2005 Salt Lake City Annual Meeting (October 16–19, 2005)

Paper No. 9
Presentation Time: 10:00 AM


HUGHES, Nigel C., Earth Sciences, Univ of California Riverside, Riverside, CA 92507, MYROW, Paul M., Geology Department, Colorado College, 14 E. Cache La Poudre St, Colorado Springs, CO 80903 and JIANG, Ganqing, Department of Geoscience, University of Nevada Las Vegas, 4505 Maryland Parkway, Las Vegas, NV 89154, nigel.hughes@ucr.edu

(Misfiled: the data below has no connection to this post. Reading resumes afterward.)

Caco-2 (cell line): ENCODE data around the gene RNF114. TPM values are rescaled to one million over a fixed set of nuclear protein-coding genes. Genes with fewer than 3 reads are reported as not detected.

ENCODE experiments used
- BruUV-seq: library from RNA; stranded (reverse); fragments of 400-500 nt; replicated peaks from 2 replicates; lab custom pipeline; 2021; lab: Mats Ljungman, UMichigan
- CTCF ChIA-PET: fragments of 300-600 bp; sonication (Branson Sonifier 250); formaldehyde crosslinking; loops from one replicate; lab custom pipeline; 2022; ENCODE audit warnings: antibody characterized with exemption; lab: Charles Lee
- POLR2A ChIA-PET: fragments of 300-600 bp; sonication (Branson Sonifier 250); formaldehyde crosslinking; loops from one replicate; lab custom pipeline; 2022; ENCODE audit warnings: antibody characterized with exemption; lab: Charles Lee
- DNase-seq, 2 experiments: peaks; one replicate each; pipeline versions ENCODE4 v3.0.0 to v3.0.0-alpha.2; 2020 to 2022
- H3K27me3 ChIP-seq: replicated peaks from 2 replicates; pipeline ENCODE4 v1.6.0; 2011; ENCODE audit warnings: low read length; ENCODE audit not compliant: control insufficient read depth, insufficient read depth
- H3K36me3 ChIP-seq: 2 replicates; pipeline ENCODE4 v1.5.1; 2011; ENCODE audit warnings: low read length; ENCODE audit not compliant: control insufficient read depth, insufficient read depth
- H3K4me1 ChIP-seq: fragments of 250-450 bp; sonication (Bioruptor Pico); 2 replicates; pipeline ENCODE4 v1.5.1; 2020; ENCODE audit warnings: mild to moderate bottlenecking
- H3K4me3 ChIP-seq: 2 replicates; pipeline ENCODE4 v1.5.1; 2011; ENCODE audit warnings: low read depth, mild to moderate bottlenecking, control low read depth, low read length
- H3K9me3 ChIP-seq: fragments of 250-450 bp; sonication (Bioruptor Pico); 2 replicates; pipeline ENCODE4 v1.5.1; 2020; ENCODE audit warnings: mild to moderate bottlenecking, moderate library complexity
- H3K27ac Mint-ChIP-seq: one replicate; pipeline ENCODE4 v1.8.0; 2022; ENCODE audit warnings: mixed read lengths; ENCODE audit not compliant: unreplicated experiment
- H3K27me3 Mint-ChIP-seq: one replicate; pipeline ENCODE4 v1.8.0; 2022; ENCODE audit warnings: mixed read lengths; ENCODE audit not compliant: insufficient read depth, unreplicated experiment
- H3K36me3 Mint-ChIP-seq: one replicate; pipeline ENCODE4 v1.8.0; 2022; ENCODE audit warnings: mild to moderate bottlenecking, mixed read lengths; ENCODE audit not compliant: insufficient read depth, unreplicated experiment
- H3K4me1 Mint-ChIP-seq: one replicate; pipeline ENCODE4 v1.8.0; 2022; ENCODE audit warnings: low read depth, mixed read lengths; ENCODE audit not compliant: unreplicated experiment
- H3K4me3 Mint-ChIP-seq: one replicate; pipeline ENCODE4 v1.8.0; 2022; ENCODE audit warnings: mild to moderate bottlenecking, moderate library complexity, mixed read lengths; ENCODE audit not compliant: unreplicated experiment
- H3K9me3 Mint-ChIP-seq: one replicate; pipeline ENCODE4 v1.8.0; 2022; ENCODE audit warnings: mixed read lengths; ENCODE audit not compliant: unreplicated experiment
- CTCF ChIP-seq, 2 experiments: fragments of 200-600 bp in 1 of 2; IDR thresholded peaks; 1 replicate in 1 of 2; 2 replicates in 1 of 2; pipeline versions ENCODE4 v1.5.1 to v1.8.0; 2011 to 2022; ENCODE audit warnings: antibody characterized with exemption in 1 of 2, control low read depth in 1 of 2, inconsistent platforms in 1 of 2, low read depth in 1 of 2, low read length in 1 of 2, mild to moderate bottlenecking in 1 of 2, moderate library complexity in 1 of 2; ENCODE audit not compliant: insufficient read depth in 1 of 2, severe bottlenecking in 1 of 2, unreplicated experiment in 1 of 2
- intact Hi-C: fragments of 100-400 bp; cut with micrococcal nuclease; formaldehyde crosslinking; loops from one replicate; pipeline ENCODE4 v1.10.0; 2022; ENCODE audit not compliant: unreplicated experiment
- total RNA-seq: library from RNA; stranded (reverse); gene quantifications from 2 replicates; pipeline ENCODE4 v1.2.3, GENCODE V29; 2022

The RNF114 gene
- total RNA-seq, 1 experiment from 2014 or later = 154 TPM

The arrangement and evolution of the “outboard” equatorial peri-Gondwanan terranes of Sibumasu (western Yunnan, eastern Burma, Thailand and Malaysia), Indochina (Vietnam), western Burma, and the two southern terranes of Tibet (Lhasa and Qiangtang blocks) during the early Paleozoic is one of the most significant unresolved problems in Phanerozoic paleogeography. The boundaries, relative positions, and timing of accretion of these peri-Gondwanan blocks are very poorly constrained, and the identity of the “hanging” margin to western Australia remains obscure. We approach this problem through a comparative analysis of the detrital zircon spectra, trilobite faunas, and paleoenvironments of Cambrian rocks throughout this region. We are examining whether the Himalayan margin was continuous between the western and eastern Himalayan syntaxes during Cambrian time. While the stratigraphy of the northwestern Himalaya suggests a tectonic event around the time of the Cambro-Ordovician boundary, our data are inconsistent with recent models for this event that include significant thrust-induced subsidence and southward sediment transport. No such C-O event is clear in the Bhutanese Himalaya, where latest Cambrian faunas share affinities with western Yunnan, Thailand, and Vietnam, and may suggest continuity between these regions, and separation from the Indian margin, at this time. Stratigraphic similarities between the northwestern Himalayan margin and the South China Block (SCB) support suggestions that the western margin of the SCB was located close to the Himalaya during the late Neoproterozic and early Cambrian.